Failure is inevitable along the path to #innovation

There is no innovation and creativity without failure. Period. (Brene Brown)

This phrase, “failure is inevitable along the path to innovation,” is something we regularly hear referenced in books, talks, and interviews with people who have experienced the connection.  It is common advice shared by successful innovators with people who read or listen to them.  When each one of us reflects on anything we have been successful doing, we probably come back to a time along the journey where we faced failure head on.  How we handle the situation is instrumental in determining whether we persevere or give up.  So I am a believer in the phrase, “failure is inevitable along the path to innovation.”

The question I hold is why has this phrase been so difficult for educators to embrace and use as a design principle in our schools, programs, and assessment policies.  Generally, our grading policies reward efficient and speedy learning, while penalizing learning that is process-oriented, reflective, slow or methodical.  The student who takes his or her time, requires more time to learn, and possibly needs special attention is placed in a “special education classroom.”  Special is not used to mean highly valued, but rather to mean someone who requires “more resources from the system.”  When students fail, we rarely send them the message that it is merely a speed bump they have encountered.  Rather, they believe that they are “not capable” of achieving in this area of study.  We hear these stories from students all the time.  It is the rare teacher who perseveres with the student who has encountered a speed bump, and asks why has this happened.  It is even rarer for a teacher to look in the mirror and ask the question: Is this my failure that the student didn’t perform well?  As educators, we need to embrace this phrase, “failure is inevitable along the path to innovation,” as a design principle in thinking about our lesson design, assessment practices, and our efforts to counsel students as they learn.  If all-means-all, all students can and should learn, then failure is not something to be avoided and demonized.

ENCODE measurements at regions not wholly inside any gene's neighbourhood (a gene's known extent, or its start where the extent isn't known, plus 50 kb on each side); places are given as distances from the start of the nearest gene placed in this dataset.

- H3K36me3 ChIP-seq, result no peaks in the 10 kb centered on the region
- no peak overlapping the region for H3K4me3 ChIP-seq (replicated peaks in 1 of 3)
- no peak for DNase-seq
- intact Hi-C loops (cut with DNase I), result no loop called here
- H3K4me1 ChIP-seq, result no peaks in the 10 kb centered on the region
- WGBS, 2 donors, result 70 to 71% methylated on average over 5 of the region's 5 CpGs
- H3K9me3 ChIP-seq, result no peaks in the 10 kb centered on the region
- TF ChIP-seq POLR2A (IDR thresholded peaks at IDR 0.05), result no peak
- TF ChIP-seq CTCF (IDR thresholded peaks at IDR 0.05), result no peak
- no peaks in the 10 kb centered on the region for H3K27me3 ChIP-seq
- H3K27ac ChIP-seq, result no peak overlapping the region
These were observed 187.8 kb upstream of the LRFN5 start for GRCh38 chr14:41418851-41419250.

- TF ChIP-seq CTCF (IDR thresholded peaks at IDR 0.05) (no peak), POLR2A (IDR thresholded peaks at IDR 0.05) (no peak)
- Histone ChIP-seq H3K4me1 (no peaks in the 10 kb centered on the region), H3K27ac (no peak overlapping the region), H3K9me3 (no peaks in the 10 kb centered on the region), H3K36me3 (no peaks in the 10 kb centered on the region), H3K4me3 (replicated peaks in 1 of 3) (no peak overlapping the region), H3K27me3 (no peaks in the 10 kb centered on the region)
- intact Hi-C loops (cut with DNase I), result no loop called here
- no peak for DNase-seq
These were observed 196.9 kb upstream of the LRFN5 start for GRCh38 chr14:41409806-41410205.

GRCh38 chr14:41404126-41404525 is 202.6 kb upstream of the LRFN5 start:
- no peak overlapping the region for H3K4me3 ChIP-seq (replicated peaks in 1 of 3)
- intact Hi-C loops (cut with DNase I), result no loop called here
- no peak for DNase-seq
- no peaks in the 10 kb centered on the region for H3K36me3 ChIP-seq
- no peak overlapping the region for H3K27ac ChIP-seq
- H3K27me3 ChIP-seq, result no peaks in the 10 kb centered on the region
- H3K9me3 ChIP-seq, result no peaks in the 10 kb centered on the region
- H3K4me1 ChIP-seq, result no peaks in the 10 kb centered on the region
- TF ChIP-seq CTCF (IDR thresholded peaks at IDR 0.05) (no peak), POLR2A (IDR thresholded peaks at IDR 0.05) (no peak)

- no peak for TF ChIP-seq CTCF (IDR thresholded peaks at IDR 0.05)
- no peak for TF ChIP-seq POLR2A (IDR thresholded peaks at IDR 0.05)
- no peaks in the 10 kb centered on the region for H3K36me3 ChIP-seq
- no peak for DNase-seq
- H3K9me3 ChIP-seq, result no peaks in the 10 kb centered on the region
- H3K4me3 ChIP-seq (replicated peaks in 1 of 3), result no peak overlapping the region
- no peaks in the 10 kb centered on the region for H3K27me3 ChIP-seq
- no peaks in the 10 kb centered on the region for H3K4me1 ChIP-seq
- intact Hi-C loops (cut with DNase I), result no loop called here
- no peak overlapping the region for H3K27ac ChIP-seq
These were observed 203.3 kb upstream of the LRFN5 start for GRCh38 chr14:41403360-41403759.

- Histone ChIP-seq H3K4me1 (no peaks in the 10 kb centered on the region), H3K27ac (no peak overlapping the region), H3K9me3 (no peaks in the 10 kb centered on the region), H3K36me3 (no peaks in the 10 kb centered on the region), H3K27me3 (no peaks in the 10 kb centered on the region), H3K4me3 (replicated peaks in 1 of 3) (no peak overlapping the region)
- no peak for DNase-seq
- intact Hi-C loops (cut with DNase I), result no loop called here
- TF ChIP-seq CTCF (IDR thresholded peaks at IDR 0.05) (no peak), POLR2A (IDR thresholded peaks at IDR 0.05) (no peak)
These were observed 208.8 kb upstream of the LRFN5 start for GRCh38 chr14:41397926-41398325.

Finally, if as educators we are hoping to be innovative in our field, then we must also embrace “failure is inevitable along the path to innovation.”  This means we must look in the mirror when students (all students) are not mastering the targets we want them to hit.  Maybe our teaching is lacking some special ingredient.  Maybe our teaching is myopic in its approach.  Maybe we don’t understand our learners sufficiently to see how to connect the ideas to how they learn best.

The challenge we all face is integrating the idea, “failure is inevitable along the path to innovation,” into our daily lives and realizing that perseverance is what gets us up the mountain.  

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